BALTIMORE — Red Sox third baseman Mike Lowell had fluid drained from his ailing right hip Monday in Boston, and received an injection that might relieve inflammation in his surgically repaired joint.
The Red Sox will wait at least a couple of days to determine whether the treatment was successful or whether Lowell needs to be placed on the disabled list, manager Terry Francona said before Monday night’s game against the Baltimore Orioles.
“The worst case scenario: He goes on the DL just to buy us a couple of weeks and get him for the second part of the season,” Francona said. “We can also wait a few day … We’re just kind of in a waiting mode.”
Francona said Lowell had an injection of Synvisc — a gel-like substance that sometimes provides relief for inflamed tissue. He said Lowell will undergo therapy there Tuesday before the team decides how to proceed.
“(Lowell) had 15 CCs of fluid taken out, which for a hip, I think, is pretty extensive. I think that’s going to really help,” Francona said.
Lowell had successful arthroscopic surgery on the hip last October. He is hitting .282 with 10 home runs and 41 RBIs, but has not played since appearing as a pinch-hitter Saturday.
Francona suggested it was unlikely Lowell would rejoin the Red Sox in Baltimore, where the teams play a day game Wednesday. The Red Sox are off Thursday before opening a three-game home series against Seattle on Friday.
Santana set to return
ARLINGTON, Texas — Ervin Santana could be back in the rotation for the Los Angeles Angels by the weekend.
Angels manager Mike Scioscia said the righthander had no problems during a 45-pitch rehab assignment Sunday night in the Arizona Summer League.
“He’s excited,” Scioscia said Monday before the AL West-leading Angels opened a three-game series in Texas. “He threw all his pitches, no pain, maintained his velocity … had plenty of fastball. It’s positive. We’ll see how he comes out of the next couple days and add him to the rotation.”
An All-Star last season, Santana is 1-3 with a 7.47 ERA in six starts this year. He missed the first six weeks of the season with a sprained ligament in his right elbow and has been out since June 12 due to an inflamed right triceps.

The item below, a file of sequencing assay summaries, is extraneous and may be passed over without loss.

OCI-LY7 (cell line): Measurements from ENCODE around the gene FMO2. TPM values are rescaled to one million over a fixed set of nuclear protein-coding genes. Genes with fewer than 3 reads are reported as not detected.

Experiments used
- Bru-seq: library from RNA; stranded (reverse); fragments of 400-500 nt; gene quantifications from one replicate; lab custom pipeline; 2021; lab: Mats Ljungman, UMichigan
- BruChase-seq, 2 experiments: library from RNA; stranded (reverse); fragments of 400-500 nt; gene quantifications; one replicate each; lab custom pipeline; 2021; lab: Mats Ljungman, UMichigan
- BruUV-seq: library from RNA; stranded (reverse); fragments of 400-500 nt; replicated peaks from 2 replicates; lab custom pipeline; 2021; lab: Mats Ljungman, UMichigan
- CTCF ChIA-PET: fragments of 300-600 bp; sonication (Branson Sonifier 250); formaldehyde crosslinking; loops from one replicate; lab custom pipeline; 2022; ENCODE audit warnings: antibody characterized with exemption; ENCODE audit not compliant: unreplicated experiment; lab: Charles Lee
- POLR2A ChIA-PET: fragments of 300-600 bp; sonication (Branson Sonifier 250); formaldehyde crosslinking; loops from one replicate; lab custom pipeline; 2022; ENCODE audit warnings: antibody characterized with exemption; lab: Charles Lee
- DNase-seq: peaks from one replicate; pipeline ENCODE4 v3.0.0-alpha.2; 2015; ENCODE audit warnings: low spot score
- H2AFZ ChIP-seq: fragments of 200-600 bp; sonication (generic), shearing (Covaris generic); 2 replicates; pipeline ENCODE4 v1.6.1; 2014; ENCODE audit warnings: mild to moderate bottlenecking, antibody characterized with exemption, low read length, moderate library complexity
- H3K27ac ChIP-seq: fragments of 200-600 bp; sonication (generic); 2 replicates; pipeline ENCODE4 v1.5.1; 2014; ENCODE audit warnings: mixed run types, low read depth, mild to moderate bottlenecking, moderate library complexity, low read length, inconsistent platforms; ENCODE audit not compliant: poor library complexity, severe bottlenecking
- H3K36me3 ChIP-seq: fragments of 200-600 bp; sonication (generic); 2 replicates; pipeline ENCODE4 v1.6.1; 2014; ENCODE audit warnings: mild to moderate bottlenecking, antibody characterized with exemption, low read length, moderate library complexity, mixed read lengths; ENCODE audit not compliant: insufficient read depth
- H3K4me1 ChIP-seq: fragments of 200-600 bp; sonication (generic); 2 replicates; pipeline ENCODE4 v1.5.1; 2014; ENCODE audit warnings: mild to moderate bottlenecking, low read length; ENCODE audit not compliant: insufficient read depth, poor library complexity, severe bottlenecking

Santana was with the Angels on Monday and will throw a bullpen session Wednesday. If that goes well, Scioscia said Santana could be activated from the 15-day disabled list and pitch as soon as Friday.
During his latest rehab start Sunday night, Santana’s fastball was clocked from 91-93 mph, just short of midseason form.
Santana went 16-7 with a 3.49 ERA in 32 starts last season. His return could be a major boost for the Angels.
“It’s important to us,” Scioscia said. “Not only do we need him back, we need him active and that’s what hopefully we’re moving toward. Your rotation is vital to any team, and having such a big piece out for so long has been tough.”
Indians add Perez
CLEVELAND — Chris Perez jumped leagues and went backward in the standings. In three days, the reliever went from first place to last.
Acquired from the St. Louis Cardinals to help Cleveland’s dreadful bullpen, Perez, a right-hander with a fastball in the mid-90s, was added to the roster on Monday as the last-place Indians opened a three-game series against the Chicago White Sox.
“This is a great opportunity for me,” said Perez, dealt to Cleveland on Saturday for third baseman Mark DeRosa and a player to be named. “Hopefully, I can help turn things around here a little bit.”
The Indians entered the week 12 games out in the AL Central, a hole they fell into in part because of a bullpen that has blown 13 of 26 save chances. Last week, they acquired Jose Veras from the New York Yankees and have now added Perez, who had one save for the Cardinals and aspires to be a major league closer.